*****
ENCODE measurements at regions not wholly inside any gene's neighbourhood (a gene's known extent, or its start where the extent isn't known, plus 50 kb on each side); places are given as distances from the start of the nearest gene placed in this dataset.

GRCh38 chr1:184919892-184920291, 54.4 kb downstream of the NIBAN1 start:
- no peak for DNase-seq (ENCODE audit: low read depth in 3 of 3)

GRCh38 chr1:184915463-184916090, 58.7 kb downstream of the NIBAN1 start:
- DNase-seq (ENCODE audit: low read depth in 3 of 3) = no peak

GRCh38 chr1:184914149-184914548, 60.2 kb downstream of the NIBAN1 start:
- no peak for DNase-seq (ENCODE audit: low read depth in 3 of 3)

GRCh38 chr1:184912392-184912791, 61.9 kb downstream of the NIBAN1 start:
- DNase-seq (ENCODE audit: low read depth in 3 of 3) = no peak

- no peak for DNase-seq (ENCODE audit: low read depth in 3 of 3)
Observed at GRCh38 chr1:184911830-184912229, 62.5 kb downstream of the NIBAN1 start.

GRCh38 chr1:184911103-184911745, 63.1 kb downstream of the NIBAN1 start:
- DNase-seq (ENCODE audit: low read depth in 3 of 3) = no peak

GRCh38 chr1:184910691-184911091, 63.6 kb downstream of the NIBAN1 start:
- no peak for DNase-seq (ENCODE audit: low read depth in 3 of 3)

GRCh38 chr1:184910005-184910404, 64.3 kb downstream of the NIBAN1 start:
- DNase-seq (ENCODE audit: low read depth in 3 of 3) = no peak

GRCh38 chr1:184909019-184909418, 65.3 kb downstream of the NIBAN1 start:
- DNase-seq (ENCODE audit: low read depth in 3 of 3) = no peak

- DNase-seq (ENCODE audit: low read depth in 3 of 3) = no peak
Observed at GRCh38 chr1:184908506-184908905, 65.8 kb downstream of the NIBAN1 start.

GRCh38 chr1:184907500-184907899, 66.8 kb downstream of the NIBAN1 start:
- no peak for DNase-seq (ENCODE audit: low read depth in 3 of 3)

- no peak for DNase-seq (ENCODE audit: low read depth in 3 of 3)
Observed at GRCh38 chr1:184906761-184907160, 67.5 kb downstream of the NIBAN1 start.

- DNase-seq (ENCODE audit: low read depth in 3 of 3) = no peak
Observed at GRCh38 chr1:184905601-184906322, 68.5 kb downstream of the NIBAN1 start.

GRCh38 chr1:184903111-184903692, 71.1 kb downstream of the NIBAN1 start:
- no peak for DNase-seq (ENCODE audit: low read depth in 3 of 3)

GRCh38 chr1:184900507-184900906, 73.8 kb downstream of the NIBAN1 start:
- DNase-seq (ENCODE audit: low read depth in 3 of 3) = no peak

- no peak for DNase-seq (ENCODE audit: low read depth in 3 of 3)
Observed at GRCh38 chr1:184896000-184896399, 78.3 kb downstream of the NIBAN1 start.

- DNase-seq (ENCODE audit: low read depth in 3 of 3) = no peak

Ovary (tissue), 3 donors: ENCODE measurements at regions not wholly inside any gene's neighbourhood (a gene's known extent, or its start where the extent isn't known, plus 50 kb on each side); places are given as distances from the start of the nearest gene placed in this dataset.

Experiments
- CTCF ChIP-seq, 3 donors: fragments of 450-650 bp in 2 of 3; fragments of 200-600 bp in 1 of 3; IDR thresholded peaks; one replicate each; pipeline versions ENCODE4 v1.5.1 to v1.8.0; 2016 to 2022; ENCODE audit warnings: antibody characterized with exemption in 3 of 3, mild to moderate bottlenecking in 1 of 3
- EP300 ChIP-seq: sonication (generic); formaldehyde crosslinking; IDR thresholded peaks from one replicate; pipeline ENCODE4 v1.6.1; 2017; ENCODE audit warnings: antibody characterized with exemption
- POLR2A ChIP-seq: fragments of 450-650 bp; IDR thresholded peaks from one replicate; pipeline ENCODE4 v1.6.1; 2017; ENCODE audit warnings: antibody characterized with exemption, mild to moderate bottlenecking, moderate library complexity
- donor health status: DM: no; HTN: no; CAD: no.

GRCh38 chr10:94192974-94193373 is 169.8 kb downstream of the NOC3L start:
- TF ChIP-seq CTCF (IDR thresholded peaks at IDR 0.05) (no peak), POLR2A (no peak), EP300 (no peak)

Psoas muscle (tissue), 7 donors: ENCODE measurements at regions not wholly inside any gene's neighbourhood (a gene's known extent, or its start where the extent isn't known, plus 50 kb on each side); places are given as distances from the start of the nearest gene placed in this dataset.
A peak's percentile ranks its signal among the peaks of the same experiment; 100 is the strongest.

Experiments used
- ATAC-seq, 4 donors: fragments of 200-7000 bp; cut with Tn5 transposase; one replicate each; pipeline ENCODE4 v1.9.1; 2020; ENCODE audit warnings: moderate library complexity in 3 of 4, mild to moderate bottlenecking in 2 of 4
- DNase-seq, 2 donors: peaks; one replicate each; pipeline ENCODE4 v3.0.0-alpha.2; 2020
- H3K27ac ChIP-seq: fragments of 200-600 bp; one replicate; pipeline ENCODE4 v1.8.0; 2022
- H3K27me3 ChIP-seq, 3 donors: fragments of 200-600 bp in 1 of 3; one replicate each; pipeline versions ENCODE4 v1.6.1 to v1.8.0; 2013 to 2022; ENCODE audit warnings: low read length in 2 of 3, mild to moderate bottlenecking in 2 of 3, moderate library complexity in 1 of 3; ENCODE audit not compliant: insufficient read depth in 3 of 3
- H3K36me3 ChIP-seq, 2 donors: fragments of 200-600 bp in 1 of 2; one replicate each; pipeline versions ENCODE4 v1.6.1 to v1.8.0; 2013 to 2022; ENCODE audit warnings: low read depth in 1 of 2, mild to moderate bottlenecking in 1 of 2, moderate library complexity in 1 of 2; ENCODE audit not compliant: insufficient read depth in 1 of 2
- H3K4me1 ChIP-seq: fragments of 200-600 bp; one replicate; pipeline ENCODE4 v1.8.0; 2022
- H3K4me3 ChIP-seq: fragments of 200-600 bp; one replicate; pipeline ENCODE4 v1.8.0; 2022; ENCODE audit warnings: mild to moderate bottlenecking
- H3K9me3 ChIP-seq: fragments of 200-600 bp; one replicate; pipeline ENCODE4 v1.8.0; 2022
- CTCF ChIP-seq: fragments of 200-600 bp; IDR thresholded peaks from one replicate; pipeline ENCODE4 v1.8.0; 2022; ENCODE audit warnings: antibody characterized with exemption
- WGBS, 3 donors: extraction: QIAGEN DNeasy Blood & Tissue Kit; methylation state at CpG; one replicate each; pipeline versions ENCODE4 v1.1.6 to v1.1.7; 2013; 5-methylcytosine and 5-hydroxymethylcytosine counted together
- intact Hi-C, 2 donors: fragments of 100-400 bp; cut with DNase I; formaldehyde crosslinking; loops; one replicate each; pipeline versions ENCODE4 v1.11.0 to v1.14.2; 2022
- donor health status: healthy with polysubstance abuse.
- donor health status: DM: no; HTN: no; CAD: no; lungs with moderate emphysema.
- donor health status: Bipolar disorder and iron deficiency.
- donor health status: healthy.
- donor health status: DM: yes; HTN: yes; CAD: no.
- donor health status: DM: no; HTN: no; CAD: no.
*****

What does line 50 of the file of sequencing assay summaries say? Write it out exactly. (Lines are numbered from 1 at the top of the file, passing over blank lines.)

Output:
- H3K36me3 ChIP-seq, 2 donors: fragments of 200-600 bp in 1 of 2; one replicate each; pipeline versions ENCODE4 v1.6.1 to v1.8.0; 2013 to 2022; ENCODE audit warnings: low read depth in 1 of 2, mild to moderate bottlenecking in 1 of 2, moderate library complexity in 1 of 2; ENCODE audit not compliant: insufficient read depth in 1 of 2